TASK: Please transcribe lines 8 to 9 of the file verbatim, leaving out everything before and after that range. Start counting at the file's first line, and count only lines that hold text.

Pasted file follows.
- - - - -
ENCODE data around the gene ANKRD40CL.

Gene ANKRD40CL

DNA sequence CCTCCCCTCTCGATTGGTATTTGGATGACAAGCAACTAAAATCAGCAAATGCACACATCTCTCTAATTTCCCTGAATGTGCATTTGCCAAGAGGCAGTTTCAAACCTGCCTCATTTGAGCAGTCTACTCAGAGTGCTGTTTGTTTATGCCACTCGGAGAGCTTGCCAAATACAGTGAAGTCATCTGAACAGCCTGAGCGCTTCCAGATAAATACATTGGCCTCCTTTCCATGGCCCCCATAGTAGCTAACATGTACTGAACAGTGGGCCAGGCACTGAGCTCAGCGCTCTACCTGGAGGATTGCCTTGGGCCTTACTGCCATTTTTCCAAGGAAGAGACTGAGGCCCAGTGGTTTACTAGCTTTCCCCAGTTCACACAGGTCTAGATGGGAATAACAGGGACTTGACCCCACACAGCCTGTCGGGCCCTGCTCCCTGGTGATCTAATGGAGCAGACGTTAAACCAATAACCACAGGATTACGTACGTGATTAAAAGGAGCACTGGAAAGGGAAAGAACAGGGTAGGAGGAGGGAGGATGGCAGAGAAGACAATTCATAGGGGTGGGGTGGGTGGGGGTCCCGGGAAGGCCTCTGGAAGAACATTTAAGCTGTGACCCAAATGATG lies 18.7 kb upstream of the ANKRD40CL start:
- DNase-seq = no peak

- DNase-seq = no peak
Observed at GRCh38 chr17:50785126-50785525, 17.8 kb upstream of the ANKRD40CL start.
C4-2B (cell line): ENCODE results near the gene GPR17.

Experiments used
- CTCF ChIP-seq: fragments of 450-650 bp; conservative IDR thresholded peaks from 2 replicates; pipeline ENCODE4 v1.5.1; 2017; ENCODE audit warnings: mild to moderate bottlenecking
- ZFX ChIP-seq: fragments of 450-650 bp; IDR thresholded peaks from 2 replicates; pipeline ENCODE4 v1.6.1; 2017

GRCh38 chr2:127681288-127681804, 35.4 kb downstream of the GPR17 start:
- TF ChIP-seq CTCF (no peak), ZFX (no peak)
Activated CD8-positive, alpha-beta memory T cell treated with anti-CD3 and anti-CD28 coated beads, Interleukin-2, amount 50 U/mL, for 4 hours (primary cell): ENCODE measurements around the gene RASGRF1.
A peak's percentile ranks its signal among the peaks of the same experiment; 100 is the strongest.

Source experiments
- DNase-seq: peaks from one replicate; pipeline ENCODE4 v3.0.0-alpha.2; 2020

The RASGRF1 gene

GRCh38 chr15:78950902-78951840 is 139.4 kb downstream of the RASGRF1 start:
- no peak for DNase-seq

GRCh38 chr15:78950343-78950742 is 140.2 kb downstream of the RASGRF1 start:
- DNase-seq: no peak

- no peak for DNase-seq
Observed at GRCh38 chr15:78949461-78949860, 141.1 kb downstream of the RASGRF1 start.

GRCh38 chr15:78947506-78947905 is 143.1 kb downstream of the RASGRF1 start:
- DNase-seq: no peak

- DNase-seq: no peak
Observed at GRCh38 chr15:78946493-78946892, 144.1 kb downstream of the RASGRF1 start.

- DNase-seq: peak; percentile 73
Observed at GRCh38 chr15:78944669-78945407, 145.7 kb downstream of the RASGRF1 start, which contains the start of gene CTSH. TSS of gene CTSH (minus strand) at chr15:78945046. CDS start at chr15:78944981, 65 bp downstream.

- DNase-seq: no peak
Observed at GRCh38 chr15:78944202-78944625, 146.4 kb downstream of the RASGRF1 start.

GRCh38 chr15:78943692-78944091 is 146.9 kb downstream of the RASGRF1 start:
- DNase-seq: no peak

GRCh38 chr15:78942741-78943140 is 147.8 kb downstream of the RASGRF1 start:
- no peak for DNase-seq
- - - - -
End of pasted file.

Experiments used
- CTCF ChIP-seq: fragments of 450-650 bp; conservative IDR thresholded peaks from 2 replicates; pipeline ENCODE4 v1.5.1; 2017; ENCODE audit warnings: mild to moderate bottlenecking